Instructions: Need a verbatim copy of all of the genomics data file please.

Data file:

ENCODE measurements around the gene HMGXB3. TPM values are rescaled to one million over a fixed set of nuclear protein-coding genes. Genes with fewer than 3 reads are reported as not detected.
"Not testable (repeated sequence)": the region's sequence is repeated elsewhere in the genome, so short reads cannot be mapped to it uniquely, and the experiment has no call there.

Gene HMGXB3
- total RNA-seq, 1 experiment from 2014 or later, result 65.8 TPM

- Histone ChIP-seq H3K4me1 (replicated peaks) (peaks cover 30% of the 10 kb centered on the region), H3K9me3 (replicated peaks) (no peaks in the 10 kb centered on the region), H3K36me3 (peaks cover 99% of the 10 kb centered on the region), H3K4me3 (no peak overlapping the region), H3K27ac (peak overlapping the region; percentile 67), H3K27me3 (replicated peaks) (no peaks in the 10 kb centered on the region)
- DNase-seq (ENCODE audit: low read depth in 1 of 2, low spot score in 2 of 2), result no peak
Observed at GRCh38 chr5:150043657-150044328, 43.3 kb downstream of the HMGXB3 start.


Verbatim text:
ENCODE measurements around the gene HMGXB3. TPM values are rescaled to one million over a fixed set of nuclear protein-coding genes. Genes with fewer than 3 reads are reported as not detected.
"Not testable (repeated sequence)": the region's sequence is repeated elsewhere in the genome, so short reads cannot be mapped to it uniquely, and the experiment has no call there.

Gene HMGXB3
- total RNA-seq, 1 experiment from 2014 or later, result 65.8 TPM

- Histone ChIP-seq H3K4me1 (replicated peaks) (peaks cover 30% of the 10 kb centered on the region), H3K9me3 (replicated peaks) (no peaks in the 10 kb centered on the region), H3K36me3 (peaks cover 99% of the 10 kb centered on the region), H3K4me3 (no peak overlapping the region), H3K27ac (peak overlapping the region; percentile 67), H3K27me3 (replicated peaks) (no peaks in the 10 kb centered on the region)
- DNase-seq (ENCODE audit: low read depth in 1 of 2, low spot score in 2 of 2), result no peak
Observed at GRCh38 chr5:150043657-150044328, 43.3 kb downstream of the HMGXB3 start.